21st April 2021

Chicago: Wrigleyville Is Booming, So What About The Uptown District?

Wrigleyville is booming

Chris Jones from the Chicago Tribune wrote in February the article; As Wrigleyville booms, Uptown’s district is left in the dust. In this article, Chris talks about the increasing amount of concerts being held at Wrigley Field and the consequential development of hotels, bars, restaurants and a new plaza leading into the development of a new entertainment district. A little further north sits the Uptown District, historically the area’s zone for entertainment with a history dating back to 1917 when the Riveria Theatre was built and a collection of other historic venues. What is to happen to this area of Chicago? Can the Uptown preservationists compete against the big business of Wrigleyville? New contributor to TheatreArtLife, Ralph Stalter comments:

I firmly believe that another approach to funding for either new performing arts centers, or historic preservation of existing theatre venues, can be the sharing/taxing of a percentage of the revenues generated from these mega concerts where “music artists derive higher and higher proportions of their income from touring and thus need a lot of seats”. (Chris Jones, February 10, 2017)

Wrigleyville is boomingConsider the situation at Wrigley Field… and the impact of all this on the fate of Uptown and its historic theater, constructed in 1925. The two issues are not unrelated. The Uptown Theatre is only a bit north of Wrigley Field, but it faces completely different realities.

The Uptown is also part of an entertainment district.

An entertainment district with actual history and venues like the Riviera Theatre (1917) and Aragon Ballroom (1926). But not an entertainment district getting anything like the investment pouring into Wrigleyville.

Throughout the past two decades, the Uptown preservationists, dedicated souls committed to the long game, have argued the theater needs to be at the core of a new entertainment district involving retail, restaurants and the other venues. That is a sound argument.

But those preservationists did not anticipate precisely such a district arriving in and around the ballpark a mile or two to the south. It is hard to imagine duplicative efforts occurring anytime soon in Uptown, where the people would have to pay. At least in part.

Are there any entertainment districts in your areas under threat from big business? We’d love to hear from you. Visit our CONTRIBUTE page to submit an article.

 

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ABOUT THE CONTRIBUTOR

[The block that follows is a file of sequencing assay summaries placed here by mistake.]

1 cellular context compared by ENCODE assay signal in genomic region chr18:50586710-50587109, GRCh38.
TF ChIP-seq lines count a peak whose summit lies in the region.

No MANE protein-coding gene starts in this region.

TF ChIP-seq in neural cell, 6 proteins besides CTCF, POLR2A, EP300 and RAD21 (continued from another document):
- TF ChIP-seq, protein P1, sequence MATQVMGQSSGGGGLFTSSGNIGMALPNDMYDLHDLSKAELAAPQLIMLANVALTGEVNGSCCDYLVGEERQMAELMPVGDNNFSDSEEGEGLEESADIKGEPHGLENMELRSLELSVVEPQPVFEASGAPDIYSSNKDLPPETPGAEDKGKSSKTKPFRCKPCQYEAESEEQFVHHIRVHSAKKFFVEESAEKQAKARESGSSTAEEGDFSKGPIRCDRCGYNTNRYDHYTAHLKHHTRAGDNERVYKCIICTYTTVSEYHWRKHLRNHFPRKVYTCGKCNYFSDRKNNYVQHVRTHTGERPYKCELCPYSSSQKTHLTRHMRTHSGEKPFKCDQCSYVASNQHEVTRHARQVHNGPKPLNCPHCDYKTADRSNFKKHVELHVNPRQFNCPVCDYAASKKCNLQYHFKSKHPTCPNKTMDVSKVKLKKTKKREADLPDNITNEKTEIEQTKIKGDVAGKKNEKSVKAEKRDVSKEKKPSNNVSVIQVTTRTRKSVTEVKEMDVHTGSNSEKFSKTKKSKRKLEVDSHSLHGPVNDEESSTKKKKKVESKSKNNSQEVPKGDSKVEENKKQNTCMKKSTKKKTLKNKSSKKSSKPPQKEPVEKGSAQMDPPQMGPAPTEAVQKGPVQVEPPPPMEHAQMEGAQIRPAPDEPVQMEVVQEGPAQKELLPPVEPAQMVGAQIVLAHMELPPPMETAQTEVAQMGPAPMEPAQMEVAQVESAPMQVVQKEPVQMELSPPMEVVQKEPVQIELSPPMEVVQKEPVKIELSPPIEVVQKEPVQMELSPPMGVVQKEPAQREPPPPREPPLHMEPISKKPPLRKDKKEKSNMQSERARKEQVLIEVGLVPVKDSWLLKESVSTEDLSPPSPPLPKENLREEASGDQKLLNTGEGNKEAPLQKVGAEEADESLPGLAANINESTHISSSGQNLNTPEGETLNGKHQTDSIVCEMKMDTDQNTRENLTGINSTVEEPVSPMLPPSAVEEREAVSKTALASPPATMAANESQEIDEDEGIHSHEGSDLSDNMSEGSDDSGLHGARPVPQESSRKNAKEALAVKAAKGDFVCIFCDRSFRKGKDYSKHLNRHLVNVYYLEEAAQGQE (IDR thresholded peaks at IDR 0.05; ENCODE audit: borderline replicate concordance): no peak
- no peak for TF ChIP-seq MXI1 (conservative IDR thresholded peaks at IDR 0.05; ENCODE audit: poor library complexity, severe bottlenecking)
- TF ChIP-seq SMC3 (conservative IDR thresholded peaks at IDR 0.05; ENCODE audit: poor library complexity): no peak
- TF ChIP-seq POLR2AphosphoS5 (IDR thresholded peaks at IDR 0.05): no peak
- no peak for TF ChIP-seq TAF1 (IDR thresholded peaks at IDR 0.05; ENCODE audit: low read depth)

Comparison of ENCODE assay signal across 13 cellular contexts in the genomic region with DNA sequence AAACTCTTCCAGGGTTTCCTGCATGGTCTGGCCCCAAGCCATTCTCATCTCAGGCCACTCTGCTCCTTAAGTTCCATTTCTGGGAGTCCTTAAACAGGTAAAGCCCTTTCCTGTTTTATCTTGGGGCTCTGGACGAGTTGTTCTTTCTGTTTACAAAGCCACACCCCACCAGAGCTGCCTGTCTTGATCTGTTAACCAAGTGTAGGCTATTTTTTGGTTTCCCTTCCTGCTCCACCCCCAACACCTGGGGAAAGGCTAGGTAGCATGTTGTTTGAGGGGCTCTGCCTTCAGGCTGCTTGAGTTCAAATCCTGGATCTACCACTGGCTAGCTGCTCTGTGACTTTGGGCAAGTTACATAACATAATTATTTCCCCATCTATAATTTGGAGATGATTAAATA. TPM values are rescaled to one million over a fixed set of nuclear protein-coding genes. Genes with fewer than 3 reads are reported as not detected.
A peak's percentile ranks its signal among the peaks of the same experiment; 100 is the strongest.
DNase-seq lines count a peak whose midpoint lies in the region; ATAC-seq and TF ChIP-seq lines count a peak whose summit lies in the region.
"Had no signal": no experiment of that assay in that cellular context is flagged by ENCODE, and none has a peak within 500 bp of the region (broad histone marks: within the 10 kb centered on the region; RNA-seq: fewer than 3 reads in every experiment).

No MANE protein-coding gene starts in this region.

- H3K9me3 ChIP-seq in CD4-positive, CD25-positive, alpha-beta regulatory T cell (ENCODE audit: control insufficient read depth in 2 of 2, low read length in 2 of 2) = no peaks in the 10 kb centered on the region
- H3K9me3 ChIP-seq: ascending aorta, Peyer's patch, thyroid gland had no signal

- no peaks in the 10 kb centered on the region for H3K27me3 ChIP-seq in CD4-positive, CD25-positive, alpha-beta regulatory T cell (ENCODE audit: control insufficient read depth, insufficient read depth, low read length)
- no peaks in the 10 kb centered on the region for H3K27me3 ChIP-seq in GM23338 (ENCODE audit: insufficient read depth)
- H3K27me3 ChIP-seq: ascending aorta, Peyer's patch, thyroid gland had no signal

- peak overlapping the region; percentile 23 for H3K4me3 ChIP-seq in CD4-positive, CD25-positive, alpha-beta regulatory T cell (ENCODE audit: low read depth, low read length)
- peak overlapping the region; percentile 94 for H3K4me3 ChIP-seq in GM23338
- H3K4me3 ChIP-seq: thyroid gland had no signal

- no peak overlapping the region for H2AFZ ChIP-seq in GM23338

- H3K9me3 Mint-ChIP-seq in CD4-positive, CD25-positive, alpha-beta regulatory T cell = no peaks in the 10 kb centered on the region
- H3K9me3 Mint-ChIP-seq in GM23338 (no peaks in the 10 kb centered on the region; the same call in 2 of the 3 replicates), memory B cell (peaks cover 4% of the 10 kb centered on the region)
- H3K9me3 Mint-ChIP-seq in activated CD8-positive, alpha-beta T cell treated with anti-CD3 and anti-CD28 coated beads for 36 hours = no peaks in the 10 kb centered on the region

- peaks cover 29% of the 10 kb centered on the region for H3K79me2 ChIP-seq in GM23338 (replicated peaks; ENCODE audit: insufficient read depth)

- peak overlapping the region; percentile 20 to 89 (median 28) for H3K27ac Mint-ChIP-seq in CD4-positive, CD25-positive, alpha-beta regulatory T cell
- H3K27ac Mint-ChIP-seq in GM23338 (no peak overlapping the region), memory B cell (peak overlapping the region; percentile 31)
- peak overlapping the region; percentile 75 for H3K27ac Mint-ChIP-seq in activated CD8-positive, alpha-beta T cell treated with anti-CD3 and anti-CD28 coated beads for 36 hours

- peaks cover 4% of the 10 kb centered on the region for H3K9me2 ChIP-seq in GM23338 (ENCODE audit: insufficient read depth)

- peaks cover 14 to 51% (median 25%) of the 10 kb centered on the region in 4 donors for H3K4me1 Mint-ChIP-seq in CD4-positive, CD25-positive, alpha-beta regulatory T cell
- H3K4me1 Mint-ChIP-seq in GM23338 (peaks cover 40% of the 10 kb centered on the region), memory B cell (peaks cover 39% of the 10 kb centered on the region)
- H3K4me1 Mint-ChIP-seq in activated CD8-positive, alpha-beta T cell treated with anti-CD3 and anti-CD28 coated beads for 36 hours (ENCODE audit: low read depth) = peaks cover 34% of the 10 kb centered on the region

Ralph Stalter, Jr., is a “Cultural Provocateur” with more than 40 years of Nonprofit Leadership, Public Speaking & Community Service. His strength is in collaborating with leaders of nonprofit arts and cultural organizations – whether they serve on the Board, executive management group, or the creative team – to establish trust and consensus building, collaborative work habits, use of innovation and creativity to solve problems, the capacity to imagine change and the willingness to work for it. Organic chemistry and calculus essentially dashed his pursuit of an early medical career. So, his first occupation was in the nonprofit professional theatre. He has served as an independent consultant, or in executive leadership roles, with professional arts organizations in the New England, Middle Atlantic and Southern regions of America, including: • Three members of the League of Resident Theatres (LORT) -- the largest professional theatre association of its kind in the United States, which issues more Equity contracts to actors than Broadway and commercial tours combined. • Two landmark theaters on the National Register of Historic Places – coordinating their Capital Campaigns and interior renovations which increased seating capacity, earned income potential, and audience comfort. • One of three beta-testing projects for the National Computer Project for the Performing Arts (funded by the Ford Foundation) -- introducing technology for improved ticketing and fundraising operations to the arts. Since moving to Las Vegas, NV, in 2010, Ralph has continued to provide consulting services to WIMA (Women in Music and Arts); the Clark County Theatre Center; the Advisory Board of the Huntridge Foundation (working to preserve the architectural integrity, history and culture of the landmark Huntridge Theatre); The Philantrepreneur Foundation; and EAT MORE ART! VEGAS (dedicated to telling the public about performing arts events in the Las Vegas metropolitan area). Ralph also relishes his contributions to the advancement of young people and teachers. He is most proud of being one of more than 400 volunteers nationwide who dedicate their time to mentor students from low-income families and prepare them for college success. His service helps Minds Matter achieve its mission each year, making the volunteer to paid staff ratio approximately 275 to 1. Using conservative figures, the value of that volunteered time is near $2,000,000! Ralph, a native of Pittsburgh, PA, holds a BA in Speech & Communications from Duquesne University, and an MFA in Acting from Boston University. He has also completed post-graduate work in Arts Administration at Columbia University. He and his wife, Patti Booth, currently reside in Las Vegas, NV, and enjoy tennis, golf, travel, swimming, hiking, kayaking, choral singing, cooking, and family genealogy.

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